In Emanuel Adu’s language, Twi, people call the skin cancer that is invading his cheek and nose sasabro. It means a disease that eats away at you.
The 73-year-old former cocoa farmer has come to the Korle Bu Teaching Hospital in Accra, miles from his home, to be treated with one of the two radiotherapy machines in Ghana.
“I had heavy bleeding and discharge from my nose. The doctor told it me was cancer, a cancer called melanoma, but I had not heard those words before,” he explains in the consulting room.
Most of Africa’s around 2 000 languages have no word for cancer. The common perception in both developing and developed countries is that it’s a disease of the wealthy world, where high-fat, processed-food diets, alcohol, smoking and sedentary lifestyles fuel tumour growth.
Yet Adu’s is one of an estimated one million new cancer cases sub-Saharan Africa will see this year — a number predicted to double to two million a year in the next decade.
How can a continent hope to diagnose and treat, let alone fight to prevent a disease that has no name?
Cancer kills the poor too
It’s a question David Kerr has been struggling with for several years. A cancer specialist based at Britain’s Oxford University and former president of the European Society of Medical Oncology, Kerr set up the charity AfrOx in 2007 to help African countries seek to prevent and control cancer.
“There have been some marvellously effective campaigns around AIDS, tuberculosis (TB) and malaria, and of course infectious diseases like those are terribly important,” he said in an interview. “But already there are more deaths in the world from cancer than from AIDS, TB and malaria combined.”
By 2030, according to predictions from the World Health Organisation (WHO), 70% of the world’s cancer burden will be in poor countries, a prediction Kerr says leaves most lay people, and even many doctors, “utterly astonished”.
“They think cancer is a disease of the wealthy. But the reality is that, in part because of success in tackling infectious diseases, Africans are living longer. It’s almost a booby prize that they’re now living long enough to get cancer.”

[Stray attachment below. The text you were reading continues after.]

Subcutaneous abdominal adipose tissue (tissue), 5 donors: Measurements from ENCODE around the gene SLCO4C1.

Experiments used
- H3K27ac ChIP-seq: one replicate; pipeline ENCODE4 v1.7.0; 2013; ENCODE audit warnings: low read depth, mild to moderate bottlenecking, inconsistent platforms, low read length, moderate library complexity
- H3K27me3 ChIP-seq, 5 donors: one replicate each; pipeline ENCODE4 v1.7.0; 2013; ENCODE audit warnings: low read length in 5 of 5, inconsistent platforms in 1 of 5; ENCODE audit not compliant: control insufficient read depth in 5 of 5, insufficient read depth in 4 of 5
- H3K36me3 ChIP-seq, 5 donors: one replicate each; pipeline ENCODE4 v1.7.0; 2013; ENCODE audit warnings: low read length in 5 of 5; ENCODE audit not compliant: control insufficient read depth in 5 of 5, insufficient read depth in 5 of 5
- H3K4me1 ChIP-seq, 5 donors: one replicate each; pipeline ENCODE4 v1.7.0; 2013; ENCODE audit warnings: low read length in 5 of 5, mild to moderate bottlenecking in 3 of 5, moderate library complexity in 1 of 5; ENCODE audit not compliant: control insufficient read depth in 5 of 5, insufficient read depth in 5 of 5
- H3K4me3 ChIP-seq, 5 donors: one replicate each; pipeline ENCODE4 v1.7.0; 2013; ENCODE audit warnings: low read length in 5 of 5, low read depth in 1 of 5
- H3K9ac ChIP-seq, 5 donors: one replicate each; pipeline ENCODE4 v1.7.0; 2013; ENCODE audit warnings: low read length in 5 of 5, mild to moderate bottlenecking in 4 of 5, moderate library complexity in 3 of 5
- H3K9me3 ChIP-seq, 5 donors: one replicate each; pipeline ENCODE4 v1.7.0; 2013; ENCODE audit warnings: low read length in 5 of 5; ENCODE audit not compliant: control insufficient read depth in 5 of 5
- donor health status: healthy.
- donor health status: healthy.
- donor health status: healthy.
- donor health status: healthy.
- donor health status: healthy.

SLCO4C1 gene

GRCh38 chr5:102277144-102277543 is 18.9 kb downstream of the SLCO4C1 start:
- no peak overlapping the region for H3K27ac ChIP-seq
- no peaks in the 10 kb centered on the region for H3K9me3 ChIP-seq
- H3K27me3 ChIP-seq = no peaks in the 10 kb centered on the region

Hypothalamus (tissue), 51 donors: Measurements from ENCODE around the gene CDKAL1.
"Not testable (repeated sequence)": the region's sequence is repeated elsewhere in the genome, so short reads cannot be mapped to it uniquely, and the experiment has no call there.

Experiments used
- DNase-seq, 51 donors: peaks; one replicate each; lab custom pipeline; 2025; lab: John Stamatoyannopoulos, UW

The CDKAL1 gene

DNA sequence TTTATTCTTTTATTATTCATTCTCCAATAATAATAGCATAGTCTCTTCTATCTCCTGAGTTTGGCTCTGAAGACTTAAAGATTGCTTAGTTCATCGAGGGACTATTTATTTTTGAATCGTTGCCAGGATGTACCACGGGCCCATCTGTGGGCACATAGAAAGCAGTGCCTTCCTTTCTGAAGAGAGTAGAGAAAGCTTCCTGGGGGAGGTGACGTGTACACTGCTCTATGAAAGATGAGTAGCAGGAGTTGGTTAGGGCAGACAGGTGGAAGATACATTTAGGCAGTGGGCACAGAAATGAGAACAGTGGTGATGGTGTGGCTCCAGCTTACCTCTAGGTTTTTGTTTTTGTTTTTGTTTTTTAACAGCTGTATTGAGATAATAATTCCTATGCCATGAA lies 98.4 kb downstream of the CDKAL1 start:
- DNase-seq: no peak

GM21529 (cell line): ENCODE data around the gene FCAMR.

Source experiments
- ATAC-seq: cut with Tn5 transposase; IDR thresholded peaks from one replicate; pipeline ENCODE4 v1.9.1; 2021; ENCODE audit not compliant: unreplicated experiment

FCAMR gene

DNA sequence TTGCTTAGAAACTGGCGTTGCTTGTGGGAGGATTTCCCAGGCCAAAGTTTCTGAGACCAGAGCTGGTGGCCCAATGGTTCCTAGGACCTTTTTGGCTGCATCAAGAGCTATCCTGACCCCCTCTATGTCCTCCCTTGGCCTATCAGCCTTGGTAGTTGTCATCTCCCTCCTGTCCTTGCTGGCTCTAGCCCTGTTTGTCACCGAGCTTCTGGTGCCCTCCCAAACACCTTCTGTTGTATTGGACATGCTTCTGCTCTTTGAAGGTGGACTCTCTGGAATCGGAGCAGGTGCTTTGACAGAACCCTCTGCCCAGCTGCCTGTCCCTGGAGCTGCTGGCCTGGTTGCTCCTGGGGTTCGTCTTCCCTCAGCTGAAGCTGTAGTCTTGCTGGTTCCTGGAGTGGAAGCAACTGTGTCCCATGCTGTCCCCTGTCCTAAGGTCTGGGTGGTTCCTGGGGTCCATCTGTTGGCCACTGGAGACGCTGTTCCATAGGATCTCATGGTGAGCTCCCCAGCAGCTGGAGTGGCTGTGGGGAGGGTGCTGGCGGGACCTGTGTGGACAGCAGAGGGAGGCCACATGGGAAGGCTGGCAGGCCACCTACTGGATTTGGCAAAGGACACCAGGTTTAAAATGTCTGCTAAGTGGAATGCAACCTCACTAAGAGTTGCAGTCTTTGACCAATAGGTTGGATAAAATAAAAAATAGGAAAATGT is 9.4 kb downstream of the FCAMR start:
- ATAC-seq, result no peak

For many women in Africa, that means diseases like breast and cervical cancer have become common causes of death before their victims have begun to learn about them, let alone find words for them.
A study published in 2011 found that since 1980 new cervical cancer case numbers and deaths have dropped substantially in rich countries, but increased dramatically in Africa and other poor regions. Overall, 76% of new cervical cancer cases are in developing regions, and Sub-Saharan Africa already has 22% of all cervical cancer cases worldwide.
The same research found that some poorer countries saw a rise in breast cancer cases of more than 7.5% a year over the 30 year period studied — more than twice the global rate.
‘Explosion of cancer’
Such data come as no surprise to Verna Vanderpuye, a clinical oncologist and radiotherapy consultant at the Korle Bu hospital where Adu will come for his treatment every day for the next two weeks.
“There’s an explosion of cancer here,” she said in an interview in her overrun consulting room.
Unlike the diseases she is trained to treat, the oncologist is a rare thing in Ghana. She is one of only six trained cancer doctors who serve a country of 24-million people.
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